applied philosophy

applied philosophy


Is the Fear of Death Rational and Appropriate?

fear of death November 5th, 2018

Epicurus (341-271 BCE) put forth an argument centuries ago that still retains much appeal and boasts some notable adherents (e.g., Rosenbaum, 1986). His thesis was that the actual occurrence of death (as distinguished from any possible afterlife or the act of dying) was not a bad thing, and thus the great anxiety our fear of death brings many people is unwarranted. He did admit that “being alive is generally good.” Epicurus believed that no post-mortem experience was likely, and that we never really know death because where we are, it isn’t, and where it is, we aren’t. It is appealing, but though it contains a meritorious theoretical/cognitive technique to stave off anxiety, I believe that Epicurus’ argument is somewhat shallow and incomplete, it doesn’t quite stand up to scrutiny.

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Alas, Wisdom Does Not Come Easily

wisdom does not come easily August 9th, 2018

Having read a great book on wisdom entitled Wisdom: From Philosophy to Neuroscience by author Stephen S. Hall, one of the aspects that clearly comes across is that wisdom is elusive, in need of deliberate development (or life giving one a few Aces right from the get-go), and complex. It’s multifaceted and culturally contextual. Some young adults are surprisingly adept and putting together the big picture and seeing patterns and learning from experience, and some people in late adulthood still don’t get it and can’t see the forest for the trees. Wisdom does not come easily, but it is a glorious and sought-after state of mental, spiritual, and emotional development worth pursuing.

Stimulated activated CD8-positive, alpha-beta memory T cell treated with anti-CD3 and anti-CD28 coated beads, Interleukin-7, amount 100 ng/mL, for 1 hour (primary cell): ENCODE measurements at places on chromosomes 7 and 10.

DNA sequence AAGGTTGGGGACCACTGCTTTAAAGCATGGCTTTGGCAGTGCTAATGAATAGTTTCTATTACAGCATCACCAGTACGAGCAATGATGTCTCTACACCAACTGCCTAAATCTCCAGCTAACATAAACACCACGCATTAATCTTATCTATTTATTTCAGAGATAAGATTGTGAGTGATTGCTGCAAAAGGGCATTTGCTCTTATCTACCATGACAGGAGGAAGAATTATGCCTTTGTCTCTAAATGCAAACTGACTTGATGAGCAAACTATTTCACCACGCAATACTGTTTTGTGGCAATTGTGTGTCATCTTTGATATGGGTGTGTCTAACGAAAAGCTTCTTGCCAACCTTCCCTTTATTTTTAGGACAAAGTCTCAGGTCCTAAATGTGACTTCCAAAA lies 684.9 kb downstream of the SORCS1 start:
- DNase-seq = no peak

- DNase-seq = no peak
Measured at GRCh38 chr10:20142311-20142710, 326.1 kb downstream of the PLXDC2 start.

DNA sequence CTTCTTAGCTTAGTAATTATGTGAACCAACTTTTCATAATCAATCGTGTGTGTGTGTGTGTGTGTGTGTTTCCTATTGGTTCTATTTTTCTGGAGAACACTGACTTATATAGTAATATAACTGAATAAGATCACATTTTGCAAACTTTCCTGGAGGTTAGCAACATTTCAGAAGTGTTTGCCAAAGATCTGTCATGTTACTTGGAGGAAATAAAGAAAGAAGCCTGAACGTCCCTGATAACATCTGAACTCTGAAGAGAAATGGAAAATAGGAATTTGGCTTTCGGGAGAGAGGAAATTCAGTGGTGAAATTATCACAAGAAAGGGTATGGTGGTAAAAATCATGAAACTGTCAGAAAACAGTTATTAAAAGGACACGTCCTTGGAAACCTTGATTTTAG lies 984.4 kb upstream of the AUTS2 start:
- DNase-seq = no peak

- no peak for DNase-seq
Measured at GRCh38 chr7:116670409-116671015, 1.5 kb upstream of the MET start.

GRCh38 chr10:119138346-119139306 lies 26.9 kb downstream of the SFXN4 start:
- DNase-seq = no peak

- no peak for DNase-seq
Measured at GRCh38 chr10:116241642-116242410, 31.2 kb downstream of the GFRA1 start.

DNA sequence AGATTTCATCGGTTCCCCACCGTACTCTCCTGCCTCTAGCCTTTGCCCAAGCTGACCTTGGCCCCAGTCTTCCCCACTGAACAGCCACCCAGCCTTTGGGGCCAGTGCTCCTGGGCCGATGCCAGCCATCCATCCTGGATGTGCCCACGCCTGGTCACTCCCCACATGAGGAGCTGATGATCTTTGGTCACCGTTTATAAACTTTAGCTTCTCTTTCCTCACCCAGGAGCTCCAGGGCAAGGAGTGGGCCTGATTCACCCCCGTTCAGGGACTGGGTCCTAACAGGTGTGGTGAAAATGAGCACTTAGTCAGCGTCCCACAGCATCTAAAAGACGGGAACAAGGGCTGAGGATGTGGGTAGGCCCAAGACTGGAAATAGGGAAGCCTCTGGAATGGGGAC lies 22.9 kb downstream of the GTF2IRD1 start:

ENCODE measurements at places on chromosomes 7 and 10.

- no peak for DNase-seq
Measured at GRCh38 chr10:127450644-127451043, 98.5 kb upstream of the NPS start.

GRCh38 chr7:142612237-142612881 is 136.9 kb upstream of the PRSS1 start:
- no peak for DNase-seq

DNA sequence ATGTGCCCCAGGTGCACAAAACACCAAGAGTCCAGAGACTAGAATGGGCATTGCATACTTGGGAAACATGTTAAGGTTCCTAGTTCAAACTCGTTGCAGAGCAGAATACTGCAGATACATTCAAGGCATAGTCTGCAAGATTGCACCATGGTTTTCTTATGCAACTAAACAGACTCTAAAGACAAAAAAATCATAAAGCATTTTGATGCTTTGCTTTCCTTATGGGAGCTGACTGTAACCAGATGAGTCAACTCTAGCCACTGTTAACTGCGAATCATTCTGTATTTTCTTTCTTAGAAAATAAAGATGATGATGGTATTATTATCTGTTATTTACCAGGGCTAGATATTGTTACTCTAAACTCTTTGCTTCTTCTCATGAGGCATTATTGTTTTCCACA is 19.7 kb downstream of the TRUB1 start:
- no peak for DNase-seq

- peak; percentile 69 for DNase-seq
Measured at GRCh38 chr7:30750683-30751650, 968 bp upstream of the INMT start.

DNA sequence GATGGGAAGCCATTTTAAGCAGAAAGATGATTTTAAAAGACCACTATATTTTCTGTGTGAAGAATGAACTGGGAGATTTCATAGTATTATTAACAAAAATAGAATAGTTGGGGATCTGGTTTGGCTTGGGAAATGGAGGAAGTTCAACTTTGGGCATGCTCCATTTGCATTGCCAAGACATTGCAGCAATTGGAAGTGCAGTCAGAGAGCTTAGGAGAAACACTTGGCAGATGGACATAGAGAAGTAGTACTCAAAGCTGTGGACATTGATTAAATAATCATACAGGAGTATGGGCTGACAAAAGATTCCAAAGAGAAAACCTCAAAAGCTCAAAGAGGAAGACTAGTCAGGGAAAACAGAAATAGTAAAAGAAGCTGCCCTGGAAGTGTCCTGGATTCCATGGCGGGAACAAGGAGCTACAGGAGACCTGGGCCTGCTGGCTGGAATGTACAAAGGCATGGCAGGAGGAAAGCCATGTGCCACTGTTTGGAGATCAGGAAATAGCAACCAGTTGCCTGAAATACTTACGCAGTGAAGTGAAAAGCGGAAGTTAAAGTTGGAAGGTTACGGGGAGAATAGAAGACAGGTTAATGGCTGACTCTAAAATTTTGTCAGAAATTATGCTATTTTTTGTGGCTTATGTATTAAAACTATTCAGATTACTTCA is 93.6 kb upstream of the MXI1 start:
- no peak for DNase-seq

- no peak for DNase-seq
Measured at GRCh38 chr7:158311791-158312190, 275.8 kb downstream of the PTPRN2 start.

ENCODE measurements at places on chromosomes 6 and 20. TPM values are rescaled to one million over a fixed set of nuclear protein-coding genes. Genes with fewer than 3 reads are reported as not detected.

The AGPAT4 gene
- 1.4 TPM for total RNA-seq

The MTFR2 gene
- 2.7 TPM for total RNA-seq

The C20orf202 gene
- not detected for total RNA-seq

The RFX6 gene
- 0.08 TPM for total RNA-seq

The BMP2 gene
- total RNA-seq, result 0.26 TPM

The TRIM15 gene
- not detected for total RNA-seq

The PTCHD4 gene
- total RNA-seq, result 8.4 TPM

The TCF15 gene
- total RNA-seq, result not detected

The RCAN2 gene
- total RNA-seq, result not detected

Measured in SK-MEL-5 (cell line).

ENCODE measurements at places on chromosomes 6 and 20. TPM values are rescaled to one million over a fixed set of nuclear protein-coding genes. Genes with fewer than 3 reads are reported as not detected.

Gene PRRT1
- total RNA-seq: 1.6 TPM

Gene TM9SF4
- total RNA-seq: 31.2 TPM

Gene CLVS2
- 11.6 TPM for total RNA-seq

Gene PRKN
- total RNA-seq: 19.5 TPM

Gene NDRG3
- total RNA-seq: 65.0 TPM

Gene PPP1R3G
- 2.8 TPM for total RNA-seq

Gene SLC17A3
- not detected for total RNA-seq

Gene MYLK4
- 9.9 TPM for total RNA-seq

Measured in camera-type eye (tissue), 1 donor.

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The Meaning of Life Always Involves Value/s

meaning of July 11th, 2018

The following is a guest blog about the meaning of life by philosopher Iddo Landau, Ph.D. He teaches philosophy at the University of Haifa, Israel. This essay is adapted from his new book, Finding Meaning in an Imperfect World, by Oxford University Press.

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Existentialism, Humanism, Responsibility and Freedom

existentialism April 13th, 2018

I am taking a wonderful class entitled “Meaning in Life.” It deals with meaning, obviously, and personal significance, purpose, fulfillment, death, and philosophy. My professor is named Mattias Risse and he’s really quite erudite. The topic I wanted to write about follows a lecture of his about renowned existentialist Jean-Paul Sartre. Ancillary topics are scientism, truth, and ethics. The background is in the era of 1900-1960, thinkers such as inimitable philosopher Bertrand Russell and the French intellectual Sartre were trying to find meaning and purpose in a secular-humanistic way. Much later, philosopher Robert Nozick made some improvements to their work. None wanted to slide into radical scientism as much as they didn’t want to resort to theological/religious assumptions. Indeed, Sartre penned a significant essay entitled “Existentialism is a Humanism”, and this is a medium-length encapsulation of how Sarte believes ethics is part and parcel of a developed form of existentialism.

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Meaning in Life According to Irving Singer

meaning February 21st, 2018

Irving Singer (1925-2015) was a prominent philosopher at MIT. I read his book Meaning in Life: The Creation of Value, and liked it about a B+ on an A-F scale. It is rife with quotes about meaning, fulfillment, ethics, value, values, philosophy, and self-examination. In this blog, I will reflect on a few quotations, but will also provide all the quotes about meaning I found in the book, which are many. Enjoy! 

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Business Ethics: Doing the Right Thing (V&E-16)

business ethics November 17th, 2017